And much of that is what will show up on the 210 should the 710 Tunnel be built. The thousands of trucks that will then be funneled into the San Gabriel Valley will further degrade the environment while putting the health of those who live here at risk. In addition to turning the 210 into even more of a parking lot than it already is now.

At the Caltrans and Metro open houses none of that will be brought up by the hosts. I'm certain there will be plenty of multi-modaling and alternatives analysis going on, but that is just a distraction. Don't expect much conversation on some of the topics brought up here. But should you go, do try and bring up some of the stuff we have discussed here. It will annoy them no end.

And, of course, they have a Facebook page (click here). Doesn't everybody? Except me, of course.
From Carla Riggs:
Signs and Banners

For those that would like to purchase a sign or banner, there is an order being placed.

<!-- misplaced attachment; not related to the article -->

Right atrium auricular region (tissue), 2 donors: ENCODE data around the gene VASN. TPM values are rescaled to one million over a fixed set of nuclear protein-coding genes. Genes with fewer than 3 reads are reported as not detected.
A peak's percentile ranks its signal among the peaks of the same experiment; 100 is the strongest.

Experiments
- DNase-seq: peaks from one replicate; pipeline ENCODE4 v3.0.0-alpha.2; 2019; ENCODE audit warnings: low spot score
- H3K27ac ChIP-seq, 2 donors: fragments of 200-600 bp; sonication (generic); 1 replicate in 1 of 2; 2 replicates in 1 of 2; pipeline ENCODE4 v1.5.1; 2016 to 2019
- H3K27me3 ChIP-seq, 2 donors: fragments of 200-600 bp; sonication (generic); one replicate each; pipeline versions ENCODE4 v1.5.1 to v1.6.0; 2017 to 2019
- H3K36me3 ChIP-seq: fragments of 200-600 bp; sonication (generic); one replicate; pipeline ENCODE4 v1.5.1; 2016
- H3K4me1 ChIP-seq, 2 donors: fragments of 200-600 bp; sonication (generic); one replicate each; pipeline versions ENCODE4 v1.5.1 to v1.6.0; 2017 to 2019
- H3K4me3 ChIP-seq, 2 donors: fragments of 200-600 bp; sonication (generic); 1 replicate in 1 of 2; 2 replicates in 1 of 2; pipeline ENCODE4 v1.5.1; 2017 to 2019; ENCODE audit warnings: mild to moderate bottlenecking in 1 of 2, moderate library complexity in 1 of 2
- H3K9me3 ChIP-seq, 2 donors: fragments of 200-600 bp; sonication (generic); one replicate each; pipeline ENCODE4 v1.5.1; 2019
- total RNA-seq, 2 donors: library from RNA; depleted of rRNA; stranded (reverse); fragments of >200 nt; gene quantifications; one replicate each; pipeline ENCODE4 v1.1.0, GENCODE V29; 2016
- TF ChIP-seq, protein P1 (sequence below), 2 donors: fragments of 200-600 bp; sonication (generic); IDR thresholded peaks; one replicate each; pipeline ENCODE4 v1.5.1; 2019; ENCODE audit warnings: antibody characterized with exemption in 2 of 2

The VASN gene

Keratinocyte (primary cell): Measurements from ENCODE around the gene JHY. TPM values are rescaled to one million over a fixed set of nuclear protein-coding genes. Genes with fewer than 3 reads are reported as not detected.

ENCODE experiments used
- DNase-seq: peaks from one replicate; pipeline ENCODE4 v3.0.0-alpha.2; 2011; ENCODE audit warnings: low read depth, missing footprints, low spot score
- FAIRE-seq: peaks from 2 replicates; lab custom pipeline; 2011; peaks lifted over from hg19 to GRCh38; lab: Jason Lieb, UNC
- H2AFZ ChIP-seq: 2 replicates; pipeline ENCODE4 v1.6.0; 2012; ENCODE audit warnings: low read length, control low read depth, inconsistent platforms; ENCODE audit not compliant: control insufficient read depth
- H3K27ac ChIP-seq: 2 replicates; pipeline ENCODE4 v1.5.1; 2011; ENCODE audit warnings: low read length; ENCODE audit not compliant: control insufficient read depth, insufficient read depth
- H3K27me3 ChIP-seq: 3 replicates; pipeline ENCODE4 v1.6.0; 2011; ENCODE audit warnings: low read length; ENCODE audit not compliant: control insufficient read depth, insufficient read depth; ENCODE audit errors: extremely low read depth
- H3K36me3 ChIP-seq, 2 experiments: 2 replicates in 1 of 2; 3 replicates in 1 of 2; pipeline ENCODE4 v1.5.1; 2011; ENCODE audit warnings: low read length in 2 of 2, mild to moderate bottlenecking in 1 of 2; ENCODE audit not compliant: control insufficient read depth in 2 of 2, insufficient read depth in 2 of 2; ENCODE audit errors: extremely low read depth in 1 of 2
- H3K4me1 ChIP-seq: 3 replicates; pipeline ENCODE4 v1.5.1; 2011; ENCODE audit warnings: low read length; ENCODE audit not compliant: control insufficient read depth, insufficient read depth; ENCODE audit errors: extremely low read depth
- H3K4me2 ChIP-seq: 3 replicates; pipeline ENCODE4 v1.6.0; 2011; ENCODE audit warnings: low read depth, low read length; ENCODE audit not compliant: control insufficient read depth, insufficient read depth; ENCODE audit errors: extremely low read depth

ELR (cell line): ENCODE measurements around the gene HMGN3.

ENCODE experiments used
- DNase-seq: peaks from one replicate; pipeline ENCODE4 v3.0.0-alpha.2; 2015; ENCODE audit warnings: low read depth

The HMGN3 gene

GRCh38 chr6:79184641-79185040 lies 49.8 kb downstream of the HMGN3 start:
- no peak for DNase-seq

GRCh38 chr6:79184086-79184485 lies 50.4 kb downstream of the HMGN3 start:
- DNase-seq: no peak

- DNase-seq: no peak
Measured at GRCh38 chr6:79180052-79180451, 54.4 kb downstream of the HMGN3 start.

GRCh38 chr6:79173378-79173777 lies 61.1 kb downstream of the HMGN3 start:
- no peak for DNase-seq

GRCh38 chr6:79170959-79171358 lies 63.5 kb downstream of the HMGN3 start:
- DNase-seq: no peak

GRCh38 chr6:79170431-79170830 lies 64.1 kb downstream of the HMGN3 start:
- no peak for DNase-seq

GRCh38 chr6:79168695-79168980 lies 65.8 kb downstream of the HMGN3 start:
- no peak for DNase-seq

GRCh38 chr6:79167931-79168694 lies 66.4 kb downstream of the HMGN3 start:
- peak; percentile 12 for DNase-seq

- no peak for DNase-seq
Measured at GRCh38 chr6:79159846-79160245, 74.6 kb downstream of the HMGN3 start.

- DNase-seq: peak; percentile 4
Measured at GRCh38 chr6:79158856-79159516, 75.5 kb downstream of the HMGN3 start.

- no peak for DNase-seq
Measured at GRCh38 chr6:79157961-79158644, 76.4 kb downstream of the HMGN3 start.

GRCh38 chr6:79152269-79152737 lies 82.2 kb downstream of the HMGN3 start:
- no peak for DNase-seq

When a large group places an order, we are able to get a reduced price.

The cost is $20 for a sign, just like the one's you see on Avenue 64  (22" x 32")

Banners cost $25.  ( 2' x 5' )

There are several messages people are using:

STOP 710 Freeway in Pasadena,
STOP 710 Through Avenue 64,
STOP 710 Through San Rafael Area,
STOP 710 Freeway Now!

If you would like to place an order, contact Rhonda Dagher at:    rdagher1@gmail.com
 
 You can pay Rhonda when you pick up your order

Give her this information:  Your Name,  Address, Telephone #, sign or banner order, and the message for your sign/banner

She will contact you when the Signs & Banners will be ready for pick up.

Rhonda's address:  349 Avenue 64, Pasadena,.

Metro board chairman would oppose San Rafael routes

By Lauren Gold, SGVN
twitter.com/laurenkgold